For a long time now, thousands of British families of every class and background have been secretly torn apart by this country’s child protection system in one of the biggest scandals of our age (posed by model) Whole Article
For a long time now, thousands of British families of every class and background have been secretly torn apart by this country’s child protection system in one of the biggest scandals of our age.
Children have been dragged off by the State into the care system and, despite the pleas of their parents, often given to adoptive families.
This has been happening increasingly frequently in a process overseen by a network of Family Courts, which operate in secrecy in every town and city in the land, violating the principle of openness which has underpinned British justice for centuries.
As a result of the decisions of these courts, as many as 12,000 children and babies are forcibly taken into care in England each year, the equivalent of 230 or so every single week.
Some are newborns seized by social workers (invariably, flanked by police) in the hospital ward while the mother is breast-feeding or having her first cuddle with her baby.
Many children are removed on the basis of flimsy accusations by social workers: that the parent might shout at the child when he or she becomes a teenager (potential emotional abuse); that the mother has taken a sickly child to the doctor too often (fabricated illness syndrome); or — extraordinarily — simply because the mother has been in the care system herself or suffered depression as a teenager.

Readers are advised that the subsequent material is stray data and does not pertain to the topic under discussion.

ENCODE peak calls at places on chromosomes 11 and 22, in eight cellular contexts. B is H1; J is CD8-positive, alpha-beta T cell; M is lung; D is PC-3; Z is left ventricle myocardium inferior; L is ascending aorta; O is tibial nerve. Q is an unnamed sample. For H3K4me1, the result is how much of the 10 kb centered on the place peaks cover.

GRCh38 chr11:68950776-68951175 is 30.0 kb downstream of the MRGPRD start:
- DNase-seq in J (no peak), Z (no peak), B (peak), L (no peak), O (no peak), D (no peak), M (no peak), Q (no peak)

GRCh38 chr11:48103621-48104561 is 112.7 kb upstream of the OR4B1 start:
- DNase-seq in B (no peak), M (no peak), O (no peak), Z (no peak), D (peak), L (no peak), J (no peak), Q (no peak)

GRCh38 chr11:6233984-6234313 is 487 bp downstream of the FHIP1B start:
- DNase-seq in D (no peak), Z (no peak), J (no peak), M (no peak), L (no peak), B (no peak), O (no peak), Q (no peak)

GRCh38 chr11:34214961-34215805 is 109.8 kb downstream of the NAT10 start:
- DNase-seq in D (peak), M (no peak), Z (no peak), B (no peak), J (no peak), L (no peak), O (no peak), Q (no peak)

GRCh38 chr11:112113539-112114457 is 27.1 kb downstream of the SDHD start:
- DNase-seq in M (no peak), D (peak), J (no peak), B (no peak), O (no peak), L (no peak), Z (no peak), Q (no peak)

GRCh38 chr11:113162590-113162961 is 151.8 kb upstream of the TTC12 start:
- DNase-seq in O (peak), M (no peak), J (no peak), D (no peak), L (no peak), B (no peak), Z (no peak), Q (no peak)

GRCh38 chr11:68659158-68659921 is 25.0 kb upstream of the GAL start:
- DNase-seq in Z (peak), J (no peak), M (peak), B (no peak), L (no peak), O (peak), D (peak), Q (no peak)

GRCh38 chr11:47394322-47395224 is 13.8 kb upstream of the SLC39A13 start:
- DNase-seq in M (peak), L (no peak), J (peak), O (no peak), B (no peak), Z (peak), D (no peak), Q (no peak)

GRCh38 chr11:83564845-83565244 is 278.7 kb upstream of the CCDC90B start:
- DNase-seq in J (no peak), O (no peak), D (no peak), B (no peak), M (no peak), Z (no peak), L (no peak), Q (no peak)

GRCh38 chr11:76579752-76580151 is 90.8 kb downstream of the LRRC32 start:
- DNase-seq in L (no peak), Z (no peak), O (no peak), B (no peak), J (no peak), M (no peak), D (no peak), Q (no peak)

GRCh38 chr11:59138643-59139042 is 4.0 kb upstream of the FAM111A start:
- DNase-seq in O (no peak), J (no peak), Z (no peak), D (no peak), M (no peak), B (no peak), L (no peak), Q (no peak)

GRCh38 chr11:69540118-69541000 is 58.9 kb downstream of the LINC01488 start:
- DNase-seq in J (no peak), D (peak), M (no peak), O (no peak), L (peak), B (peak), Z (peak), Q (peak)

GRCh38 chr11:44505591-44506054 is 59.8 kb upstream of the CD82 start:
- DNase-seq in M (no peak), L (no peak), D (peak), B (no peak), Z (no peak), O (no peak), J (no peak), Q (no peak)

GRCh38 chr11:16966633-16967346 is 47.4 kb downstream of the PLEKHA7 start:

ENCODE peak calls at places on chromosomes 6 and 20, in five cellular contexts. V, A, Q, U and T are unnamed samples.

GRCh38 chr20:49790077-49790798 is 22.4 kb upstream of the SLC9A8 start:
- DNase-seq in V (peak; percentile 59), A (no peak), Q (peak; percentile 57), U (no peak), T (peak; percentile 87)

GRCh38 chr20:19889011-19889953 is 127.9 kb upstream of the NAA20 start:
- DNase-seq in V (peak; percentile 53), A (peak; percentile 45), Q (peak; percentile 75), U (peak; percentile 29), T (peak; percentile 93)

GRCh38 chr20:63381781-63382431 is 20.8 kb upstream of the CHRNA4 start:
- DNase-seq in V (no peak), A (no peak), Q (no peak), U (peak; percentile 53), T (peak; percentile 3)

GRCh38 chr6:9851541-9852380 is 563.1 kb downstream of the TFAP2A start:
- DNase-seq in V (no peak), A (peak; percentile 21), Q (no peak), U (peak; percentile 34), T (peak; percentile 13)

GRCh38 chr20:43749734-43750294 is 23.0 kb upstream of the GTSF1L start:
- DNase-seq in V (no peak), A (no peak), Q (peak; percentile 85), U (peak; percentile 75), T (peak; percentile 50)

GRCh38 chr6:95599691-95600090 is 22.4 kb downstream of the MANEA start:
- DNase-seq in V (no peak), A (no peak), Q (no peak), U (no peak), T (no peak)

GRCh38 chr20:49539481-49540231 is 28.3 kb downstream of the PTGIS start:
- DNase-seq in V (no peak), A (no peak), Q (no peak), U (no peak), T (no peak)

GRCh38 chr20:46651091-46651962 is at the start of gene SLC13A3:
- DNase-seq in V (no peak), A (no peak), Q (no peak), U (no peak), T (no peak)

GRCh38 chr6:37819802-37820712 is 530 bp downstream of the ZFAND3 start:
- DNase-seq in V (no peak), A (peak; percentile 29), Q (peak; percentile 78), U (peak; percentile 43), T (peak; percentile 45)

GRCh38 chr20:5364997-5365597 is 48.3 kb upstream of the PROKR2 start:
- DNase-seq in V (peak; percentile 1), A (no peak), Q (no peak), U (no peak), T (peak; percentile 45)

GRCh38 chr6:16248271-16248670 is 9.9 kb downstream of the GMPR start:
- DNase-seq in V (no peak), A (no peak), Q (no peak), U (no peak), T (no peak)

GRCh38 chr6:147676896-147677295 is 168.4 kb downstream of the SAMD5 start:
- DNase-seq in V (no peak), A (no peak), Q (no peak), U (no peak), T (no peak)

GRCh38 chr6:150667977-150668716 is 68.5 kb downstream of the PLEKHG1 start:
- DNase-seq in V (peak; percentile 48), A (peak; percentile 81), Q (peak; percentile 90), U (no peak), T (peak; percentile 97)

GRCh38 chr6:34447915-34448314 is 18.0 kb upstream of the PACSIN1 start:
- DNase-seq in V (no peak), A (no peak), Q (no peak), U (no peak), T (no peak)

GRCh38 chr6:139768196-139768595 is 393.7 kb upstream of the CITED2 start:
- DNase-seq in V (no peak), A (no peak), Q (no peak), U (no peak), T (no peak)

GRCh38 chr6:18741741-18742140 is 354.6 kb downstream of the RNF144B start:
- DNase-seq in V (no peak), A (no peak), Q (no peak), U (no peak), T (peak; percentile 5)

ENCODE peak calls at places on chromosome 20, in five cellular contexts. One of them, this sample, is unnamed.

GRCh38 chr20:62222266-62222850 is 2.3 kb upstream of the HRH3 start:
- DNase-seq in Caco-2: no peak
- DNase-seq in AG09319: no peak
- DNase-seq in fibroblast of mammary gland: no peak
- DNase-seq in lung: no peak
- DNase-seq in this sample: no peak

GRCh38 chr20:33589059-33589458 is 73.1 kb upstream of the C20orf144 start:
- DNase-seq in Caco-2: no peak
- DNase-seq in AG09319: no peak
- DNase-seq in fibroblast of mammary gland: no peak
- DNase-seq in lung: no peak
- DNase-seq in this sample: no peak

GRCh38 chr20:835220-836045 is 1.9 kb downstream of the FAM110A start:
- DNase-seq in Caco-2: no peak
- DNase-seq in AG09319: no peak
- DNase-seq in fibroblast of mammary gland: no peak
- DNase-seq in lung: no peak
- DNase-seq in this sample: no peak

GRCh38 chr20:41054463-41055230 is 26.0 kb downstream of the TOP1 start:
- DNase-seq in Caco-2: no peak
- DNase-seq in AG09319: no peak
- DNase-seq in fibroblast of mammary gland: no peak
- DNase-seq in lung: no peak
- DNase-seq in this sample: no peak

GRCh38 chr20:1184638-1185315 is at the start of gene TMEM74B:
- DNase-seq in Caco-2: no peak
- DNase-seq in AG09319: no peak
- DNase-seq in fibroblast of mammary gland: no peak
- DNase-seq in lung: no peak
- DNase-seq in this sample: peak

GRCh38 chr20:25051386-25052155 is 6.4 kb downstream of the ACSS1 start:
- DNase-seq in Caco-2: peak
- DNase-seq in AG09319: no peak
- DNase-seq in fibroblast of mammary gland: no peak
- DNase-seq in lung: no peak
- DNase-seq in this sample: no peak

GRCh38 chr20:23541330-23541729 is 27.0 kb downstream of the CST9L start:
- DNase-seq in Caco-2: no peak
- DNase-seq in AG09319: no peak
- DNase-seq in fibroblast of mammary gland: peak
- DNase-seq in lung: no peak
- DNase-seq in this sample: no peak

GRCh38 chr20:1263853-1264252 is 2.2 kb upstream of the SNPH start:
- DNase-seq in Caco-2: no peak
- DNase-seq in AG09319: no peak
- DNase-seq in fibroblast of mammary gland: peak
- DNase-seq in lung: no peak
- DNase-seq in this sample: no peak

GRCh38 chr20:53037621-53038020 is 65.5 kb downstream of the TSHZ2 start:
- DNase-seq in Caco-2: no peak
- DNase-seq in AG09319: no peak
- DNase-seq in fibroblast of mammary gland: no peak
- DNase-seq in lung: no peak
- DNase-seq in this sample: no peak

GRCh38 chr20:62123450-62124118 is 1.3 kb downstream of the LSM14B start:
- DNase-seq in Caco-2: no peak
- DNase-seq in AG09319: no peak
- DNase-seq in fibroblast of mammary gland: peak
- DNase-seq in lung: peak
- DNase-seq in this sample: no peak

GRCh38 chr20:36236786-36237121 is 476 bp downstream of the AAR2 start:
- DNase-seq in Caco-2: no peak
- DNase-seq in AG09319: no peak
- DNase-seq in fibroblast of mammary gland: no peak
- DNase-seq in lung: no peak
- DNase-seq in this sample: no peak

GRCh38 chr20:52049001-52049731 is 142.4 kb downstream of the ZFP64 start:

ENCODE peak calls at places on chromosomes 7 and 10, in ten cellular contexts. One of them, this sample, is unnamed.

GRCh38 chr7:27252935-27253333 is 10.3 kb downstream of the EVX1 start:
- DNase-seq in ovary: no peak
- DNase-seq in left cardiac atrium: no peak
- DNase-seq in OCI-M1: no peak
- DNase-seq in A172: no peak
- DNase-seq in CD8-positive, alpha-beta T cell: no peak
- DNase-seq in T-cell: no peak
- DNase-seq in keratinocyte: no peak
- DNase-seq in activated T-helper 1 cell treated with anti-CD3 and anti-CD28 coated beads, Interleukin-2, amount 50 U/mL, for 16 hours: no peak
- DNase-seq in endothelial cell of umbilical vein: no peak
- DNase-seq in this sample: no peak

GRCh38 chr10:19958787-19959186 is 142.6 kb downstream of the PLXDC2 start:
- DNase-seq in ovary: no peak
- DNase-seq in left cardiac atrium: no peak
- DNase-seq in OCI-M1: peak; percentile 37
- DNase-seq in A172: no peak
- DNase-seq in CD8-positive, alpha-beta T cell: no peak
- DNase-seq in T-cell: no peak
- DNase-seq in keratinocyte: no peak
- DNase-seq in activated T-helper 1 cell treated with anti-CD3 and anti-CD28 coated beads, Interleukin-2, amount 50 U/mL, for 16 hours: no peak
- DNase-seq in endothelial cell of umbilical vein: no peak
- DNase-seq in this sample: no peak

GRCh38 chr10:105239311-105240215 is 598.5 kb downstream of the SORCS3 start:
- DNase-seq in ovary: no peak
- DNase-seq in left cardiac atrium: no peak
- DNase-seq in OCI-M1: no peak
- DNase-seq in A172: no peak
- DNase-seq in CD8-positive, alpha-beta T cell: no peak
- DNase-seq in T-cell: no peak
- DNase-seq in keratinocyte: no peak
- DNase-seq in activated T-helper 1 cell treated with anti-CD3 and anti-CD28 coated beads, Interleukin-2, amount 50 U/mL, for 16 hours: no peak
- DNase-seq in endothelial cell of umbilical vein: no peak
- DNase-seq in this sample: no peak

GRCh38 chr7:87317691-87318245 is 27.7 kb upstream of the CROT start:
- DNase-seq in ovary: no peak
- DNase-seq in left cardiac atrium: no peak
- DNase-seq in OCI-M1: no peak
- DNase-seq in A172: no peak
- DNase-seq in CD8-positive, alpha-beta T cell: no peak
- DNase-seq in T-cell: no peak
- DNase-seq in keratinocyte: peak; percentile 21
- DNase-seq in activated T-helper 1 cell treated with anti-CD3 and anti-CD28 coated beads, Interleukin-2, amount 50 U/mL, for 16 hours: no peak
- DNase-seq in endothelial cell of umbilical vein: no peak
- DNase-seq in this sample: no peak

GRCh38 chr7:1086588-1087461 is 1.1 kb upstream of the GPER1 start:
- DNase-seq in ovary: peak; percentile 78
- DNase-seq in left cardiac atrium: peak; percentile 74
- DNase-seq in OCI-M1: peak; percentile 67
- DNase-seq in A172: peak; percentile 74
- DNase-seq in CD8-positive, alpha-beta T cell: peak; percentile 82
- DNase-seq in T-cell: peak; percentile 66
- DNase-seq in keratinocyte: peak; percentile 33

In one appalling case in a quiet corner of England, a middle-class mother is currently being threatened with having her children forcibly adopted after she was raped by her husband, who was imprisoned for his crime a few weeks ago.
Social workers say that, despite the fact that her husband has been sentenced to six years and the couple are about to divorce, the wife allowed herself to be raped and therefore cannot protect their children in the family’s home.
It is bad enough that such cruel decisions are being made at all. The fact they are happening in courts where rulings are made in secret is chilling.
Of course, the family courts have an unenviable job — often asked to rule on the most challenging of cases. And some of the parents appearing before them are certainly cruel to their children and ill-equipped to raise a family.
Equally, too many mistakes have been made in a system which can be stacked against the innocent. And the reality is that without transparency, no one will know the truth.
A parent who publicly talks about the hearings (even to a neighbour over the garden fence) or gives documents from the case to their MP, risks prison for contempt — and many have been incarcerated for such ‘crimes’.
And it is not just British parents who have suffered at the hands of secret family courts.